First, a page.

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Internet Explorer at zero-day risk

Internet Explorer at zero-day risk

A security research firm is warning that all versions of Microsoft's Internet Explorer are at risk from a vulnerability that could trigger a denial of service attack on end-users.

According to Determina, the vulnerabilities in Internet Explorer alleged by Determina could potentially have a wide spread impact since they affect all versions of IE on Windows 2000, XP, 2003 and Vista including the latest IE 7.

The problem lies in a number of ActiveX controls, which according to Determina's advisory, "crash with an invalid memory access exception when certain object properties are accessed through JavaScript. "The vulnerable ActiveX controls are located in MSHTML.DLL file, which is included in all versions of IE. All a user needs to do is visit a web page that incorporates the malicious ActiveX components which in turn will cause the browser to crash."

The firm said it advised Microsoft of the issue more than a week ago. A Microsoft spokesperson was not immediately available for comment.

Determina has posted proof of concept code on its site for the alleged vulnerability, which internetnews.com has verified works on a fully patched Windows XP SP2 machine running IE 7.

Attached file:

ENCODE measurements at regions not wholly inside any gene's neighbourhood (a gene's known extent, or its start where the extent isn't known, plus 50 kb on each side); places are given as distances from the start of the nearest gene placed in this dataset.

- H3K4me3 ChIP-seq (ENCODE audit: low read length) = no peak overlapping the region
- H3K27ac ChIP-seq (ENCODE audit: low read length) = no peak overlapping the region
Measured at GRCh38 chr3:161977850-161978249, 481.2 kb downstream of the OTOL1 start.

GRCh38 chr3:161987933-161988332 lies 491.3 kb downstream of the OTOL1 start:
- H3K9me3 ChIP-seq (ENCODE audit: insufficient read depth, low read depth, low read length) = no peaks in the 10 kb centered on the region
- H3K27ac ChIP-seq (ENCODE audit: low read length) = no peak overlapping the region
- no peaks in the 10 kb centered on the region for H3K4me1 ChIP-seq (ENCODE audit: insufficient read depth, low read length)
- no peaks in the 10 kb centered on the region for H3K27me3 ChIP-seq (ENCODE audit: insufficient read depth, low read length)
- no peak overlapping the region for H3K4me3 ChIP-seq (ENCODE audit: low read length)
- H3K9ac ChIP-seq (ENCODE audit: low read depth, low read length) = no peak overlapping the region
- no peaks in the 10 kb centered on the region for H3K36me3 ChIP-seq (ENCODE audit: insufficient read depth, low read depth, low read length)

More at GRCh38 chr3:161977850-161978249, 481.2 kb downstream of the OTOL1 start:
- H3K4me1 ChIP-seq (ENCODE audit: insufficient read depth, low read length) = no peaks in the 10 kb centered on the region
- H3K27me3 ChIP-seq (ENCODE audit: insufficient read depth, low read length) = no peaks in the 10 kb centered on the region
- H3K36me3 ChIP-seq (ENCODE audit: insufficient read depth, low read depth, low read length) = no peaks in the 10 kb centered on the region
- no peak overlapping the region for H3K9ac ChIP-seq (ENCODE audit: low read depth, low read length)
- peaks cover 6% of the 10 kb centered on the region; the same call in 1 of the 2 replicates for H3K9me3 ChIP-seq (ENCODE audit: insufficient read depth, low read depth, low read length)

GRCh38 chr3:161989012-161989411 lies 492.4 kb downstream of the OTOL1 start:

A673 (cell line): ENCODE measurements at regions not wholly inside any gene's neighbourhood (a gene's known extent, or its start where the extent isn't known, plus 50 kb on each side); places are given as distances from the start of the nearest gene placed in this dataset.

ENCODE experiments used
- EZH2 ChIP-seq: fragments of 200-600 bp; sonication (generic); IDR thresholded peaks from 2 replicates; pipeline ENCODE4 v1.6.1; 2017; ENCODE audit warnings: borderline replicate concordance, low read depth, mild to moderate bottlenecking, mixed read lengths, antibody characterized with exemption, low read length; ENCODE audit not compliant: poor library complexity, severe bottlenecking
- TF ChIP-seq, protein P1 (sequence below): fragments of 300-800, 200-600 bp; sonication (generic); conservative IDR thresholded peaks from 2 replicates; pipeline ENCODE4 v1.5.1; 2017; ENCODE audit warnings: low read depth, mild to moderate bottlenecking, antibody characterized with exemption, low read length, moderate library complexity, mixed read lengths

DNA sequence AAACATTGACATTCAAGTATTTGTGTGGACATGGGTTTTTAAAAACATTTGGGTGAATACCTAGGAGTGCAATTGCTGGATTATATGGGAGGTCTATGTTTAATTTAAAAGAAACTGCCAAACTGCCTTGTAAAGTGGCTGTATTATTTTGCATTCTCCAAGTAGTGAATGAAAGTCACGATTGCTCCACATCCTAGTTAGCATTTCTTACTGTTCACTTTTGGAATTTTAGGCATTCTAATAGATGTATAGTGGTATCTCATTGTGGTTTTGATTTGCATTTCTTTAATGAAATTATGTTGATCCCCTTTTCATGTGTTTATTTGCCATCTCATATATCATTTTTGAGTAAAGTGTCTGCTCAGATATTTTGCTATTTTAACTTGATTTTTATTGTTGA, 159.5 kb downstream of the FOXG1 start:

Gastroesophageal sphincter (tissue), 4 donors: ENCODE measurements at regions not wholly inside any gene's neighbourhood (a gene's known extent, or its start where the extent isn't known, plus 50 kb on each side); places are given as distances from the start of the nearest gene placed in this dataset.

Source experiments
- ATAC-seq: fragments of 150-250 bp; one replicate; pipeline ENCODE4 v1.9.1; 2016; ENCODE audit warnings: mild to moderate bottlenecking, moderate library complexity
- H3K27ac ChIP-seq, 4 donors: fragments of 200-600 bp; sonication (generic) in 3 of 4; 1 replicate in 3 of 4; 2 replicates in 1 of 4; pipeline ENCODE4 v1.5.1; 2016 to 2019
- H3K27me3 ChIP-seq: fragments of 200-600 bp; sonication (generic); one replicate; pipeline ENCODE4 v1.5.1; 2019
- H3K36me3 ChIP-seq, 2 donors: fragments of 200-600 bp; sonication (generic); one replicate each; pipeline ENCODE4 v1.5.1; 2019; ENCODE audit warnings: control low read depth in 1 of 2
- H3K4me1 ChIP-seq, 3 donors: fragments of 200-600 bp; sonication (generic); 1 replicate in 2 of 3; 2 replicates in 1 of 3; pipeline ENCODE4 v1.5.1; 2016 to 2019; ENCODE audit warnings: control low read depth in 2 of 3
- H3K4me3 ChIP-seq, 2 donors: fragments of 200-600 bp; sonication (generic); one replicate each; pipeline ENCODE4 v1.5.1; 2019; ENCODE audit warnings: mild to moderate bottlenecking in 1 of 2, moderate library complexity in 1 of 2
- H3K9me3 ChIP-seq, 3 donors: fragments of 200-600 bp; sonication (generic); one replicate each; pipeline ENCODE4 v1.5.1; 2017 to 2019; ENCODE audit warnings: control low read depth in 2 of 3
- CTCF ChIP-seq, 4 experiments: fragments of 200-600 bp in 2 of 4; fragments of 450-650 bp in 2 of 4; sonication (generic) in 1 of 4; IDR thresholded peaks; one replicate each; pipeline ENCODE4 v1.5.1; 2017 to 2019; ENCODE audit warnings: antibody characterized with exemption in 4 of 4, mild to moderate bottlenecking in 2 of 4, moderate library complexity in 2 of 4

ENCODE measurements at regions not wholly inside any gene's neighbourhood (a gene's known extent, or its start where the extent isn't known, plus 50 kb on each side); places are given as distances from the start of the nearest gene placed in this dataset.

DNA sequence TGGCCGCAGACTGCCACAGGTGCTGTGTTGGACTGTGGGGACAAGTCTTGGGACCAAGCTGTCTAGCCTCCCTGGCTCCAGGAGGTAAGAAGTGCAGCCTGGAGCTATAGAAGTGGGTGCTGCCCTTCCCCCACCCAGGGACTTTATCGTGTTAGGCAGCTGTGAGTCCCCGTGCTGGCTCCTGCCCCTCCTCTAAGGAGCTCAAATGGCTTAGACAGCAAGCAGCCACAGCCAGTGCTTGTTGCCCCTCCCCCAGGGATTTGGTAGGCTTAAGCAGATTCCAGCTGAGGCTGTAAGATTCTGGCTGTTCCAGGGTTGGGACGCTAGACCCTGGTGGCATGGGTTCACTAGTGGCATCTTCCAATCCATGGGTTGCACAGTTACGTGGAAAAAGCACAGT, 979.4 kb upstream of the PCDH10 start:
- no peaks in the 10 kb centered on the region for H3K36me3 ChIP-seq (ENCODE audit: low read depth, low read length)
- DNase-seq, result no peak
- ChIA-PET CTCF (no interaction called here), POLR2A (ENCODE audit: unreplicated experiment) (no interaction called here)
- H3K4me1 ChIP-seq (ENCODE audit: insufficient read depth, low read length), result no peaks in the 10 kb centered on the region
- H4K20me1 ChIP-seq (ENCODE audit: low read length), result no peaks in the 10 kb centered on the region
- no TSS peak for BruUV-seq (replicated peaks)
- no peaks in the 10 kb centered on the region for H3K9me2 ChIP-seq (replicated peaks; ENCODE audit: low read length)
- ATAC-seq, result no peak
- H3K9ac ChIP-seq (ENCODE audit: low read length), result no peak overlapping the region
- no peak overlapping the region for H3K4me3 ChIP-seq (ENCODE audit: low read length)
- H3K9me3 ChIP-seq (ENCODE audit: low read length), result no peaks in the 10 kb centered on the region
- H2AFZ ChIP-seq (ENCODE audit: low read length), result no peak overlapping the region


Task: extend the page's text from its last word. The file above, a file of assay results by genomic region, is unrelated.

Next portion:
The proof of concept is so basic that all it does to trigger the crash in IE is very simple script that looks very innocuous on the surface. In fact it can be triggered with background colour or link colour code attributes.

Determina noted in its advisory that it contacted Microsoft about the issue on January 16th and received a reply back on January 22nd. Determina cited a Microsoft email response about the issue that stated: "We have confirmed that this issue can be used to cause the instance of Internet Explorer to exit when viewing the specially crafted Web page." The issue however cannot execute arbitrary code and can only crash the browser. As such Microsoft's note to Determina indicates that they will treat the issue as a 'stability' issue. To date Microsoft has not patched the issue.

But Determina Security Researcher Alexander Sotirov helped clarify the nature of the risk, and put it in context. "We've been working with Microsoft on this bug for the past week," he told internetnews.com. "We reported it to them privately, they investigated it and concluded that it is a stability rather than a security issue, since it cannot be used to do anything beyond causing the browser to exit." In fact, Sotirov added, Determina agrees with Microsoft's assessment of the bug. "I think that this issue is something that their QA should have discovered before the release of the browser, but it's not something that's worth fixing in a security update at this point," Sotirov said.

Crash conditions that can be remotely triggered by a malicious website are often considered to be denial of service attacks since the triggered crash effectively denies service to legitimate users.

The IE issue is the second zero day issue in recent days to afflict Microsoft, on the same day that it is holding events in celebration of its launch of Windows Vista. Microsoft said it is currently looking into an issue with Word 2000 that has been tagged as highly critical.


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